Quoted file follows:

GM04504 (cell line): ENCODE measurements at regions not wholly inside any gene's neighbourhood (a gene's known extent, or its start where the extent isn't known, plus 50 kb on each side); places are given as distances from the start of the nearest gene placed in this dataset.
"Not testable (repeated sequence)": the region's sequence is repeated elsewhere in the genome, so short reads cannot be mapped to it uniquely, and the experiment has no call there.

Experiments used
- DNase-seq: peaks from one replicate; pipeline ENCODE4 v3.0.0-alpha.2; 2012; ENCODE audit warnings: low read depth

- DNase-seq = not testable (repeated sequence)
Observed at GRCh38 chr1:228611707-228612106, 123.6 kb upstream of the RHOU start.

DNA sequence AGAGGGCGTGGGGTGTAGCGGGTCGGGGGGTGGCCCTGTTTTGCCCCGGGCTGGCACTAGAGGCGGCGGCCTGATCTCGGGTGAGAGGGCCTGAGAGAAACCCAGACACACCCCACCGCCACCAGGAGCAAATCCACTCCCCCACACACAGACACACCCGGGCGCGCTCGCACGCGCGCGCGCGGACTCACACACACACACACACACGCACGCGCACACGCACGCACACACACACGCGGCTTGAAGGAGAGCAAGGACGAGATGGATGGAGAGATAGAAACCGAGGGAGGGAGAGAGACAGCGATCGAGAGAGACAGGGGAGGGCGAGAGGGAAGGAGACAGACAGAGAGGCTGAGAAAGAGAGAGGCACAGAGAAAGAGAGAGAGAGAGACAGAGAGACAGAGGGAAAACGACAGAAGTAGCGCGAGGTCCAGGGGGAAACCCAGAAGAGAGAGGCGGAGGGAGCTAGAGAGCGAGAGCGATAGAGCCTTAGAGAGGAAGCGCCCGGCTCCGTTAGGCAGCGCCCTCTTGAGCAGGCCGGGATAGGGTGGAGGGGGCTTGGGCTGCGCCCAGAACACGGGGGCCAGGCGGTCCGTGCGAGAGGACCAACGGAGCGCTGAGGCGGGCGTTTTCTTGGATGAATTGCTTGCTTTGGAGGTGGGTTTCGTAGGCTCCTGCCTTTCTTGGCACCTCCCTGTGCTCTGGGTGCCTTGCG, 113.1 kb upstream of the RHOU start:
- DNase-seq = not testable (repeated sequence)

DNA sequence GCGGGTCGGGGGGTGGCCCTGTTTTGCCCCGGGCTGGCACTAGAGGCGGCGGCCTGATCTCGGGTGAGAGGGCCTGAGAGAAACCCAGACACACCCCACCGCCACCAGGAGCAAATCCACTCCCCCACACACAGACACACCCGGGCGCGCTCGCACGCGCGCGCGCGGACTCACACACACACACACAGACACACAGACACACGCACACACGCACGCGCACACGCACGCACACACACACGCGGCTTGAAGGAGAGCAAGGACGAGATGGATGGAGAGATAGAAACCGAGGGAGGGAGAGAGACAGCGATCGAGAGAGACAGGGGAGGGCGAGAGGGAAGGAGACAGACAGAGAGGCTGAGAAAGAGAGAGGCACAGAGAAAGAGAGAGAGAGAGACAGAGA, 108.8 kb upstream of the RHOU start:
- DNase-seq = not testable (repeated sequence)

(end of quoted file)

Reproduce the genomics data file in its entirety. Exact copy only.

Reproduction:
GM04504 (cell line): ENCODE measurements at regions not wholly inside any gene's neighbourhood (a gene's known extent, or its start where the extent isn't known, plus 50 kb on each side); places are given as distances from the start of the nearest gene placed in this dataset.
"Not testable (repeated sequence)": the region's sequence is repeated elsewhere in the genome, so short reads cannot be mapped to it uniquely, and the experiment has no call there.

Experiments used
- DNase-seq: peaks from one replicate; pipeline ENCODE4 v3.0.0-alpha.2; 2012; ENCODE audit warnings: low read depth

- DNase-seq = not testable (repeated sequence)
Observed at GRCh38 chr1:228611707-228612106, 123.6 kb upstream of the RHOU start.

DNA sequence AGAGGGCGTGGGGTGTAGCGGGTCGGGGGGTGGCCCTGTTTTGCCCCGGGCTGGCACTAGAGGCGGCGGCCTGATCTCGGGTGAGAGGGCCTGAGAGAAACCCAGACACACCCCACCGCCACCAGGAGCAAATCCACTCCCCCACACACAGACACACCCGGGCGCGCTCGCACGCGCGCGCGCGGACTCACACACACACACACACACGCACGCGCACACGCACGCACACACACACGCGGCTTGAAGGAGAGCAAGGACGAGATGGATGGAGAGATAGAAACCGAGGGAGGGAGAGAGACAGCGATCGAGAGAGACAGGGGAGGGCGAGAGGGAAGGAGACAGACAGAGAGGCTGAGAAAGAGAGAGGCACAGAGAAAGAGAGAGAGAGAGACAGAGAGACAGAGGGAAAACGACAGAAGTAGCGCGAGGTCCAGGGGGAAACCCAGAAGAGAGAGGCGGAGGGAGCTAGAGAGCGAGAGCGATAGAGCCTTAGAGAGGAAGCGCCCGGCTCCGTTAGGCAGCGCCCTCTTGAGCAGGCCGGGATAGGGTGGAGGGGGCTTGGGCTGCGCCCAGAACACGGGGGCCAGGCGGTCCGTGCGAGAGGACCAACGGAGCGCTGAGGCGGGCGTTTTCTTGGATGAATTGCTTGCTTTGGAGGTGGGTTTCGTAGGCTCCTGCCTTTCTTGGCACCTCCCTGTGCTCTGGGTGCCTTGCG, 113.1 kb upstream of the RHOU start:
- DNase-seq = not testable (repeated sequence)

DNA sequence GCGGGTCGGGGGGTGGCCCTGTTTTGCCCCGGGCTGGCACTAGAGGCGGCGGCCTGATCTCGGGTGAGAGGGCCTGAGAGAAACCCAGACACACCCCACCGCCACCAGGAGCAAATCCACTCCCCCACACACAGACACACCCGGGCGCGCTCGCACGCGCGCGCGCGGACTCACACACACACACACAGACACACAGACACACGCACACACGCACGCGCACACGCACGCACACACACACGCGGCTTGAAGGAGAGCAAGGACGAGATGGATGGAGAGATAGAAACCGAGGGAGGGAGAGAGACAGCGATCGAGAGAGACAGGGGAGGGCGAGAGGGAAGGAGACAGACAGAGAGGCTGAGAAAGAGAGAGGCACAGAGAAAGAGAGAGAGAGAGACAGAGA, 108.8 kb upstream of the RHOU start:
- DNase-seq = not testable (repeated sequence)